Please explane me why OPAMP is used in the adder circuit? why i can't add voltage without opamp? Anyway current doesn't go into opamp so it goes trought RF resistor

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This OpAmp topology adds voltages, not currents. – Nick Alexeev Apr 11 '14 at 17:20
@NickAlexeev: Actually, and fundamentally, this circuit is adding currents. The sum of the currents coming in from the left equals the current going out (through the feedback resistor) on the right. The resistors are used to convert voltages to currents. – Dave Tweed Apr 11 '14 at 17:23
@DaveTweed I know. Internally, it works with currents. Externally, V1 through V4 are voltages. – Nick Alexeev Apr 11 '14 at 17:26
For both discussion of op amp circuits -- including the "infinite-gain amplifier" theory (though he goes through that fairly fast) and real-world considerations involved in a very wide range of sample circuits, Jung's IC Op Amp Cookbook was a darned good reference. – keshlam Apr 11 '14 at 19:09

The concept of the "op-amp virtual earth" is very important to understanding why the op-amp is used as a mixing/adding circuit: -

I've stolen the OP's picture and marked in red where the virtual earth is. Anything directly connected to the -input is called "virtual earth". OK that doesn't explain why so, here goes... If the voltage at the +input is 0V (aka earth or ground) then the voltage at the -input HAS to also be 0V.

This may seem a strange thing to say until you think about the general model of an op-amp - it has infinite gain (or at least very high gain) and, if the voltage difference between the two inputs were measurable, then the OP-AMP output would be end-stopped against one of the power rails.

But, this doesn't happen because of the process of negative feedback - the OP-AMP produces a voltage on its output that is just right (goldilocks value) for making the -input voltage (via Rf) exactly the same as +input. This is called negative feedback.

So how does this help the mixer - it means that all the inputs (V1 to V4) are connected to resistors that appear to go straight to 0V - this means the current thru each input resistor is NOT dependent on the other inputs and their currents - they all appear to go to ground or earthy or 0V.

This means it is a true mixer.

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very good explanation! thank you – Rocker Apr 11 '14 at 18:06

The reason the opamp is used is that it holds the summing node (the one connected to the inverting input) at "virtual ground". This allows the input currents (flowing through R1 ... R4) to be completely independent of each other, creating a true arithmetic sum.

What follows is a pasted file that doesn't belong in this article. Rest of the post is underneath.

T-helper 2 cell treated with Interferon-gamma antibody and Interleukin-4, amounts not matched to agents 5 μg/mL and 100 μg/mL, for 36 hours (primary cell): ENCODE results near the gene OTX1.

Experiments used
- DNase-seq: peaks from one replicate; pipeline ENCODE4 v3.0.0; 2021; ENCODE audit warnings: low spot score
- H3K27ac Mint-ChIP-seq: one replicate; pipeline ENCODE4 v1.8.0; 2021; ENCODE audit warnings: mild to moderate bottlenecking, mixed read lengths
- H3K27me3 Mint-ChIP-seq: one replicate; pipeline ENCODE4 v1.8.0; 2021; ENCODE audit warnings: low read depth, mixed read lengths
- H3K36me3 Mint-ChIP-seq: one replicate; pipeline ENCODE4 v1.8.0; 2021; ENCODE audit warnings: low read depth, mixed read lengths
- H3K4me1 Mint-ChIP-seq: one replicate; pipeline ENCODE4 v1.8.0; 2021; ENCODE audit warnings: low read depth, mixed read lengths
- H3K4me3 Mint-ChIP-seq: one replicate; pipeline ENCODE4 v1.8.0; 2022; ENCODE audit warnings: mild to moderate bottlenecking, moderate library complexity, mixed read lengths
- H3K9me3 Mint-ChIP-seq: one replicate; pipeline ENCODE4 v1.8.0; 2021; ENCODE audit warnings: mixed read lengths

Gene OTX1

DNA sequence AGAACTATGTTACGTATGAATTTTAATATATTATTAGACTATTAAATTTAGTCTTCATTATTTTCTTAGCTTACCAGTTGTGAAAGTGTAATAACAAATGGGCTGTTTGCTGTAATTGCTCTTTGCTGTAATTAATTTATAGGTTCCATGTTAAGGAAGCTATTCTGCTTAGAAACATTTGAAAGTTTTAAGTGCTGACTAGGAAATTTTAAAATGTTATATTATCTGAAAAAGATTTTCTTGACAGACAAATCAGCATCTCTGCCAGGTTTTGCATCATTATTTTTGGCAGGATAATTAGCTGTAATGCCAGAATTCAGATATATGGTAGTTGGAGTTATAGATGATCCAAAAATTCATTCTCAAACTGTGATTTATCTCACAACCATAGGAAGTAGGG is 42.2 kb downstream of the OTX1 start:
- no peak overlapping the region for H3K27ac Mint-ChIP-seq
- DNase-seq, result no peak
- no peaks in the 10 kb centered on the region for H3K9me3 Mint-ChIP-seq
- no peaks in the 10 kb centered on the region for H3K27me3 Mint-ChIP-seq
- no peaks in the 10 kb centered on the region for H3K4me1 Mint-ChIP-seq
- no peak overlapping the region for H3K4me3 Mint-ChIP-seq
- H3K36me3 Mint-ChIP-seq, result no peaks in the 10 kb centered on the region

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why i can't add voltage without opamp?

You can!

Remove the op-amp and the feedback resistor. The voltage at the node connecting all four resistors is, by voltage division and superposition,

$$V_{sum} = V_1 \frac{R_2||R_3||R_4}{R_1 + R_2||R_3||R_4} + V_2 \frac{R_1||R_3||R_4}{R_2 + R_1||R_3||R_4} + V_3 \frac{R_1||R_2||R_4}{R_3 + R_1||R_2||R_4} + V_4 \frac{R_1||R_2||R_3}{R_4 + R_1||R_2||R_3}$$

But note that this result assumes an effective open-circuit for the load of our resistor only voltage summing circuit. Assuming we cannot ignore the load resistance, the result becomes

$$V_{sum} = V_1 \frac{R_2||R_3||R_4||R_L}{R_1 + R_2||R_3||R_4||R_L} + V_2 \frac{R_1||R_3||R_4||R_L}{R_2 + R_1||R_3||R_4||R_L} + V_3 \frac{R_1||R_2||R_4||R_L}{R_3 + R_1||R_2||R_4||R_L} + V_4 \frac{R_1||R_2||R_3||R_L}{R_4 + R_1||R_2||R_3||R_L}$$

Now, with the ideal op-amp and feedback resistor, we have, independent of the load resistance,

$$V_{OUT}= -R_F(\frac{V_1}{R_1} +\frac{V_2}{R_2} +\frac{V_3}{R_3} +\frac{V_4}{R_4} )$$

So, let me turn your question around: why would you want to add voltage without opamp?

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Strictly speaking, the circuit you provided is not an adder due to two reasons:

1) The output in your circuit is of the opposite polarity to the inputs. Thus, an inverter must be added.
2) For the circuit to be an adder, values of R1, R2, R3 and R4 (and ideally Rf) must be the same.

Please see the amended version of the adder below with formulas explaining operation:

simulate this circuit – Schematic created using CircuitLab

$${i_1} = {{{V_1}} \over R}, {i_2} = {{{V_2}} \over R}, {i_3} = {{{V_3}} \over R}$$

$$I = {i_1} + {i_2} + {i_3}$$

$$0 - {V_{out,i}} = I \times R$$ $${V_{out,i}} = - I \times R = - ({i_1} + {i_2} + {i_3}) \times R = - ({V_1} + {V_2} + {V_3})$$

So the output of the first op-amp is an inverted sum of the inputs - not exactly what we need.

Adding one more amplifier with gain of -1 and applying the formula for the gain, we get an adder:

$${A_v} = {{{V_{out}}} \over {{V_{out,i}}}} = - {r \over r} = - 1,{\rm{ }}{V_{out}} = - {V_{out,i}}$$ $${V_{out}} = {V_1} + {V_2} + {V_3}$$

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The question is really about why an op amp is needed, though -- not what the transfer function is. – Null Feb 5 at 16:09
@Null, I agree. The title of the question is "Operational amplifier adder". I thought, that showing a circuit and calling it an adder, while it is not an adder, strictly speaking, required this remark. – Sergei Gorbikov Feb 6 at 8:07